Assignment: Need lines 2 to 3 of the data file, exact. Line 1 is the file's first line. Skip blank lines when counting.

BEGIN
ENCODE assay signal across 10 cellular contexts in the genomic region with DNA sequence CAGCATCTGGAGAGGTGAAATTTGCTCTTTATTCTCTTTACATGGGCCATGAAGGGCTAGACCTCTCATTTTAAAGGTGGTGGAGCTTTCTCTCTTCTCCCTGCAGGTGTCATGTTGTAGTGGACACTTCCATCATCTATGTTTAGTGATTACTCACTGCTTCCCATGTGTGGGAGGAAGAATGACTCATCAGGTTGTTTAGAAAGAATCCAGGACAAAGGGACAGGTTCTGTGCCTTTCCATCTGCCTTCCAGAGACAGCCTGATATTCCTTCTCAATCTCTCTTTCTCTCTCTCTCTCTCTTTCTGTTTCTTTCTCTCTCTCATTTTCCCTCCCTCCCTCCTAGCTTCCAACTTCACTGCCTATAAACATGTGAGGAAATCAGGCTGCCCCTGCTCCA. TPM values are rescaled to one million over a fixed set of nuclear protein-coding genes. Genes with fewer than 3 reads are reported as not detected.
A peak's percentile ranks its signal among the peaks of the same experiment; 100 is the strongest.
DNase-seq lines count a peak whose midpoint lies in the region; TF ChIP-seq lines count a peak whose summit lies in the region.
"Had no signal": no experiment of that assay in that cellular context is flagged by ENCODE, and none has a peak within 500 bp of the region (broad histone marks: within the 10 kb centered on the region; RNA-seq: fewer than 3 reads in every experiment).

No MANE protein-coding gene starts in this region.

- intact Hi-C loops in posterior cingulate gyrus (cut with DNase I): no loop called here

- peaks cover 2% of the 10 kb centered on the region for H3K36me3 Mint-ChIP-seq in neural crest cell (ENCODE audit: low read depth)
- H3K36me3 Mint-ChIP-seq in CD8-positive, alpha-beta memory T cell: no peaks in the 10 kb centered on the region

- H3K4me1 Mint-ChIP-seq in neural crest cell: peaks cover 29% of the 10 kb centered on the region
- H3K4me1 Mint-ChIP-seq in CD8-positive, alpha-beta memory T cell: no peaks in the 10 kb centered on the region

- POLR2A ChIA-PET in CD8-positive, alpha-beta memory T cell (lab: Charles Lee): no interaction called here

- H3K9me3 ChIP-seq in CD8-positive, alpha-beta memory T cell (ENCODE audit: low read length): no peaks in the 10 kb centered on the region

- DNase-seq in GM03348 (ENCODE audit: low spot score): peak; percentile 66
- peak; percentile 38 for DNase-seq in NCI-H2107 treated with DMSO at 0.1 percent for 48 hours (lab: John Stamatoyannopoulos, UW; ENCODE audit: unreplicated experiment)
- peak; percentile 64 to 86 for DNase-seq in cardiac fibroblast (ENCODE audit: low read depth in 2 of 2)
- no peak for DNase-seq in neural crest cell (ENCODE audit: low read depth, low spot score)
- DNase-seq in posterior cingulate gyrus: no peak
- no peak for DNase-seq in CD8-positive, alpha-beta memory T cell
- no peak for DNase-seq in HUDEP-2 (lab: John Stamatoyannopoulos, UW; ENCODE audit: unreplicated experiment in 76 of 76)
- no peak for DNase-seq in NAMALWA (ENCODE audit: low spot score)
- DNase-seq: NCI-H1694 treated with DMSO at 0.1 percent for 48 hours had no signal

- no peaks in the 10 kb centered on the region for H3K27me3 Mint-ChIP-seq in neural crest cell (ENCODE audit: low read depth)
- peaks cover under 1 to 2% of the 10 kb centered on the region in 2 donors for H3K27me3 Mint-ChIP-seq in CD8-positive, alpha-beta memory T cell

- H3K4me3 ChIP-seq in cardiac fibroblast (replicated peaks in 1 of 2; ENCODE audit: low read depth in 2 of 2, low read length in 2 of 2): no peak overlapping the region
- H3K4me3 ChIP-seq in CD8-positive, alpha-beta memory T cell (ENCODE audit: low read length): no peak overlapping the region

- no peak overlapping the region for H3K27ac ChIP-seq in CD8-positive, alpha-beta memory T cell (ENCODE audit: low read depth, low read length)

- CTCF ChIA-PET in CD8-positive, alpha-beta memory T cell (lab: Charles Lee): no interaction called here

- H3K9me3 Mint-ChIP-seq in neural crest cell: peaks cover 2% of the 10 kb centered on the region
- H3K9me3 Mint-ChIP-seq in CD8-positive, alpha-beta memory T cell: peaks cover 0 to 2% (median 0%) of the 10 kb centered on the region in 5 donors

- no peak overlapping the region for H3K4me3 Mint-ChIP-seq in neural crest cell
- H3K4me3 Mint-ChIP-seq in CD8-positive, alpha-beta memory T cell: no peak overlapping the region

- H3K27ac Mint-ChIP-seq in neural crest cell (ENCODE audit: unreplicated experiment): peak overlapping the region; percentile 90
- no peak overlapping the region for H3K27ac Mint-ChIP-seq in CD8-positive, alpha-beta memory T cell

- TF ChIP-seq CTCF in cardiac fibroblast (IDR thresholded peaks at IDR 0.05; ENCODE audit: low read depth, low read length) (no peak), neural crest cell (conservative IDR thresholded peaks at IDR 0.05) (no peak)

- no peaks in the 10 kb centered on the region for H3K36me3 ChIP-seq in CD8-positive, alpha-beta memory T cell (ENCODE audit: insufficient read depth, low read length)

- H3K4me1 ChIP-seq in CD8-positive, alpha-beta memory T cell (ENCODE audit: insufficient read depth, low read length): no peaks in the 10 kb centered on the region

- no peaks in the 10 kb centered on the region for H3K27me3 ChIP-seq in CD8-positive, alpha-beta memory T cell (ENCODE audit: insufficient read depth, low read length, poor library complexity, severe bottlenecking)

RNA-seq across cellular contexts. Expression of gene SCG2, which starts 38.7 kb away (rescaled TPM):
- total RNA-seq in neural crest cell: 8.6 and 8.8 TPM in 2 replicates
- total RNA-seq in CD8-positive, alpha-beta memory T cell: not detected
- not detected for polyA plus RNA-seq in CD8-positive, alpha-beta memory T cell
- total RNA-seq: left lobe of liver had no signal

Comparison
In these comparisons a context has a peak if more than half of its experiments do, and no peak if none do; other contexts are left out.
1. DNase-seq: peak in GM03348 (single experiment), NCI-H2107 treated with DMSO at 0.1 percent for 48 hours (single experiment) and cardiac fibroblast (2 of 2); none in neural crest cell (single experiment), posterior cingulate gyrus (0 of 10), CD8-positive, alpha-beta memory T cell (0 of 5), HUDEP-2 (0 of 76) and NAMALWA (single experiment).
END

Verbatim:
A peak's percentile ranks its signal among the peaks of the same experiment; 100 is the strongest.
DNase-seq lines count a peak whose midpoint lies in the region; TF ChIP-seq lines count a peak whose summit lies in the region.